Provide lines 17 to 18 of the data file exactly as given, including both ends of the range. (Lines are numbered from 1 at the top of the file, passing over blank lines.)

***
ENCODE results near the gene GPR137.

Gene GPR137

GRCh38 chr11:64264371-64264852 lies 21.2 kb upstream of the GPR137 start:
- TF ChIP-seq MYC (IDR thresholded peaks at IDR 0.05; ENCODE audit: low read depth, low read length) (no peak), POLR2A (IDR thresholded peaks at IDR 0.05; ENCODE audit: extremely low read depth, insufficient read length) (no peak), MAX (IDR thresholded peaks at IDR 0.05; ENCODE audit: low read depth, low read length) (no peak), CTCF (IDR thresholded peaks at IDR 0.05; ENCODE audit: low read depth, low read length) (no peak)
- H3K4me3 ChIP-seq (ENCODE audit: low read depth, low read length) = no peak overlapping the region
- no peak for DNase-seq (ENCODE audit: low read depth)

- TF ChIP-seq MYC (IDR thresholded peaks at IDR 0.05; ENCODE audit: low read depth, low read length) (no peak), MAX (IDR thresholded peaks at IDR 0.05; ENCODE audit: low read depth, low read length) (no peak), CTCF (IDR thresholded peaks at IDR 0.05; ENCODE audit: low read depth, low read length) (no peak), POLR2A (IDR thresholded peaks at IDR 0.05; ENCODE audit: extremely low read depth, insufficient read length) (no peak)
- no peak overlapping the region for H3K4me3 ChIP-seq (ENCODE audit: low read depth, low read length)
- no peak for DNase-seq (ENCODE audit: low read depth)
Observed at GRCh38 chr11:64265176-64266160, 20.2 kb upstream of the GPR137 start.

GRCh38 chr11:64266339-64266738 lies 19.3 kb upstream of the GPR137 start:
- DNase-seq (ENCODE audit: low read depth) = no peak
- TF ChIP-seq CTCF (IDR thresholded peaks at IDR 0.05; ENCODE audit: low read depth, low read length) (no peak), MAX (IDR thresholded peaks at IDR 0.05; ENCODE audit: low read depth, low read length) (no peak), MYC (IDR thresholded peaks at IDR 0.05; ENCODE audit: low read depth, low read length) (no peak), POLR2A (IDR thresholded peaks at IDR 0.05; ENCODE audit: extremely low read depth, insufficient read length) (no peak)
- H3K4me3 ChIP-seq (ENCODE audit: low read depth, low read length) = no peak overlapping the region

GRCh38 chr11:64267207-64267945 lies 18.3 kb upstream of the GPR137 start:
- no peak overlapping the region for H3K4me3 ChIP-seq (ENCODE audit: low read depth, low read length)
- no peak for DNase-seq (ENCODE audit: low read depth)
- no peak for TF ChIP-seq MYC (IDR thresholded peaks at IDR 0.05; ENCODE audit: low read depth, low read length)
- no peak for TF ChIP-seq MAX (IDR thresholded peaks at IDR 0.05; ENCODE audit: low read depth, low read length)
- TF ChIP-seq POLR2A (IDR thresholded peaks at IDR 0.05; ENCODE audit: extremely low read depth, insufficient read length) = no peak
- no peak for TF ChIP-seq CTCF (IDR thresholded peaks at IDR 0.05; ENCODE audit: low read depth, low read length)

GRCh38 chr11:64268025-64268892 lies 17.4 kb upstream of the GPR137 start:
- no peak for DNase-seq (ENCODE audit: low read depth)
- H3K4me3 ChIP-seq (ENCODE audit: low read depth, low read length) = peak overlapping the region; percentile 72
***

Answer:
- no peak for DNase-seq (ENCODE audit: low read depth)
- no peak for TF ChIP-seq MYC (IDR thresholded peaks at IDR 0.05; ENCODE audit: low read depth, low read length)